Readers mull over Russian findings on Polish presidential death | All of Deutsche Welle′s social media channels at a glance | DW | 14.01.2011
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Readers mull over Russian findings on Polish presidential death

A report published by Russian aviation officials placed the blame for the crash on human error; on the part of the Polish delegation and pilots on board. Some readers are taking umbrage with the findings.

This image from Polish Television's TVP via APTN shows a firefighter walking near some of the wreckage at the crash site where Polish President Lech Kaczynski, his wife and some of the country's most prominent military and civilian leaders died Saturday April 10, 2010

The Russian report has been met with widespread criticism in Poland

The following comments reflect the views of DW-WORLD.DE readers. Not all reader comments have been published. DW-WORLD.DE reserves the right to edit for length and appropriateness of content.

Russian report blames Poles for death of Polish president in air crash

Do you think Poles are right to be suspicious of the Russian findings?

I do not see too much denial of overall responsibility of Polish services and the crew for the plain crash; Poles, generally, are not happy about the fact, that the work of the Russian tower is missing in the report; there are concerns about the radar system, which - had it been working properly - would warn that the plane was off it's path and that it was too low. There are some other concerns, too; generally, not denying that the fault is mostly on Polish side, there is a feeling, that the report is incomplete. -- Artuur, Poland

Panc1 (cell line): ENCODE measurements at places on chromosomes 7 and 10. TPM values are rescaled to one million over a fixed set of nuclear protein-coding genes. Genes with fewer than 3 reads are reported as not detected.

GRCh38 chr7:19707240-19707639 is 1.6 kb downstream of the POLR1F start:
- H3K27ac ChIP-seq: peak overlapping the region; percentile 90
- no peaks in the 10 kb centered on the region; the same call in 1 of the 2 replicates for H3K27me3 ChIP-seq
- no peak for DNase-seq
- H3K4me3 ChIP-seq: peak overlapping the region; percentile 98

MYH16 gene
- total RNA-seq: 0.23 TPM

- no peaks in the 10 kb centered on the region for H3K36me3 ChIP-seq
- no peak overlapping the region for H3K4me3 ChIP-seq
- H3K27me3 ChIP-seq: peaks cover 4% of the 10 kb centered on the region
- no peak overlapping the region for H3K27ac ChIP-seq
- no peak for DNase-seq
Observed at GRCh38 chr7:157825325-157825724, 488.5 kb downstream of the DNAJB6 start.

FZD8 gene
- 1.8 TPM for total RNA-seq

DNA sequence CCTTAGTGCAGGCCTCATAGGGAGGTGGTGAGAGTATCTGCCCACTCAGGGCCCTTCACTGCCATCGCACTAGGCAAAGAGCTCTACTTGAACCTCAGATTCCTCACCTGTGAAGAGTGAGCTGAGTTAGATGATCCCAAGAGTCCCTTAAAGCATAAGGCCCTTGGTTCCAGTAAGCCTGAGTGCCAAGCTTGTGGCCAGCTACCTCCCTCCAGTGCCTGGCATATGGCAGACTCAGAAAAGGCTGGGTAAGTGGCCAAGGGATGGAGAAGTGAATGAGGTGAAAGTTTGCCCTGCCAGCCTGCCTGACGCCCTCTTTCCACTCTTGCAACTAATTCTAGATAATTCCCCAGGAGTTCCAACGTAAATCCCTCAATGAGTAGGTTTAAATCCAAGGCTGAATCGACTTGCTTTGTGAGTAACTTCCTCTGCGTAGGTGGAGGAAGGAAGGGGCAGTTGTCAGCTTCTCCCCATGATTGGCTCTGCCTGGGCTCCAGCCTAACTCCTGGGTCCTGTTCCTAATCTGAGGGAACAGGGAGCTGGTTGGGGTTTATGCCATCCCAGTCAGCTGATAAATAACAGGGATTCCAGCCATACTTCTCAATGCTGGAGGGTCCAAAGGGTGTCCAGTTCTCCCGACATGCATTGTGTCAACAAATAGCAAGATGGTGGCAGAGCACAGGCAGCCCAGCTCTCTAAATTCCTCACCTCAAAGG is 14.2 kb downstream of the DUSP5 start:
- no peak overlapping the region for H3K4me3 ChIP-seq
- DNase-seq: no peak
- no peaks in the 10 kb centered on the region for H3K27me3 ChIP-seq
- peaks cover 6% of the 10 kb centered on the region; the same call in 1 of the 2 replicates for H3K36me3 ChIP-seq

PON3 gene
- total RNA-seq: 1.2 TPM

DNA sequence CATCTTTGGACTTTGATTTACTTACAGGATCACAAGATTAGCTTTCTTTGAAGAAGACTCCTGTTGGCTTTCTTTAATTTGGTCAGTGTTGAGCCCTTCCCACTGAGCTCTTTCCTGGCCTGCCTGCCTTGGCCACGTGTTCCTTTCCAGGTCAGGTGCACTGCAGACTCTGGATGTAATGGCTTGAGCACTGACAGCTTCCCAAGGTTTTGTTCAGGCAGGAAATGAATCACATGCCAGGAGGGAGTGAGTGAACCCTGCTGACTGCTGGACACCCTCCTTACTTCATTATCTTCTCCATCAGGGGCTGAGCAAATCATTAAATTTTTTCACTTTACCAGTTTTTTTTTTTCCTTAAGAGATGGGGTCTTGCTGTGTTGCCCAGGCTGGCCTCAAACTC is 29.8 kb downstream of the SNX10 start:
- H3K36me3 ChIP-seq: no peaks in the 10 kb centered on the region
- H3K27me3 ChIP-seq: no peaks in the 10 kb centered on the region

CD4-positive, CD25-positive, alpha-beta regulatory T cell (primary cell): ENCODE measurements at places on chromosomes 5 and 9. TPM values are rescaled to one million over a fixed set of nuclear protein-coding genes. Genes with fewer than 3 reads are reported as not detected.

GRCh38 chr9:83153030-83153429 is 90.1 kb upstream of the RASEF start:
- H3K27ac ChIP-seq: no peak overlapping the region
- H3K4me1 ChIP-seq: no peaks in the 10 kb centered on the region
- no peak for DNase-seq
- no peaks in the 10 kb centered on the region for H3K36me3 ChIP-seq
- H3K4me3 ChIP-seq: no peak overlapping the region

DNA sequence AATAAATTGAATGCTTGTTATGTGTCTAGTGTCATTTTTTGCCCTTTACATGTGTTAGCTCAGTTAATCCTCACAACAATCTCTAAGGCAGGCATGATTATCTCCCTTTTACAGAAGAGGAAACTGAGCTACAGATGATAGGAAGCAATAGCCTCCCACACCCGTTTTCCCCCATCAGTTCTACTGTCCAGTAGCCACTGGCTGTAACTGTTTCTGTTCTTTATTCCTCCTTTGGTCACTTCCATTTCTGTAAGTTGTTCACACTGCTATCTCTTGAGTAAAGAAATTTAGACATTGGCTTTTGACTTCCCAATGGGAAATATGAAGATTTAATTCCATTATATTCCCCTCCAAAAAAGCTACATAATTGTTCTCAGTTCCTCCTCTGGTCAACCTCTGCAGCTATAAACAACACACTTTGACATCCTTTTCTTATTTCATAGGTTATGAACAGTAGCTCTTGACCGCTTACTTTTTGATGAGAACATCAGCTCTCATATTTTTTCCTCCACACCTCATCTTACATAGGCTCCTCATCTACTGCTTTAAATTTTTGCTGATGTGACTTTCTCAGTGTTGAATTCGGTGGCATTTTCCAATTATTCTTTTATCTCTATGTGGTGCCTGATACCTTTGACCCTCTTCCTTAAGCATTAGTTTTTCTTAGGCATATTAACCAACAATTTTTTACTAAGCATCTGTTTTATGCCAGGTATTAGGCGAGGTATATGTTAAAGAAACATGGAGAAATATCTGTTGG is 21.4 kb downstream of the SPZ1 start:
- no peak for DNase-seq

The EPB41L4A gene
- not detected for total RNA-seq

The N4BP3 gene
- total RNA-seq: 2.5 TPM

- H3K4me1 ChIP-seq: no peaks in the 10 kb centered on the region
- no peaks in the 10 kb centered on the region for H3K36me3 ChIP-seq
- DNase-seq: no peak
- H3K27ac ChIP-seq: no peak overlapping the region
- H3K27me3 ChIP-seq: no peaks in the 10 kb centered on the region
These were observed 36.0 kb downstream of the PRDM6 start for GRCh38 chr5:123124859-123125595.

In my opinion the accident was fully caused by our Polish side. However it is so hard for the government and the main opposition party to confess that the whole system they are responsible for was flawed and as a consequence the military pilots were improperly trained. Moreover we, as the Polish society, are so used to the opinion that our pilots are the best in the world. It's obvious that we are very sensitive in this case but we should be clever enough not to worsen relations with Russia that cannot be blamed in this case. -- Mariusz, Poland

I think the Poles are right. It might be true that the deceased Polish president expressed his 'eagerness to land' as early as possible to venerate the honor of the Poles that died in 1940. However, it is unacceptable to think that an official, being an expert in law, but not in aviation, should have put the pilots under pressure. They should have warned the crew of the fog and the danger associated with it before. No official could have afforded such a 'nonsense childish' pressure. I have two explanations: Either no side is to blame or the Russians are obscuring the truth about the case and themselves. -- Stanislav, Slovakia

I agree with most of the findings about the wrong decision to land in such bad visibility and the many mistakes that pilots made. But the Russians withheld too much crucial information for which Miller and Klich were not given, even though they repeatedly asked for it. The Russians said the technical condition of the landing area was not an issue but we know there was not proper light. Some light bulbs were out. They did not disclose telephone conversations between Moscow and the controllers. I wish the international media and specialists in an airplane crashes were more involved and held everyone accountable. I don't like it when someone is making themselves look right when they were wrong. This is my point of view. -- Bozena, Canada

Compiled by Stuart Tiffen
Editor: Rob Turner

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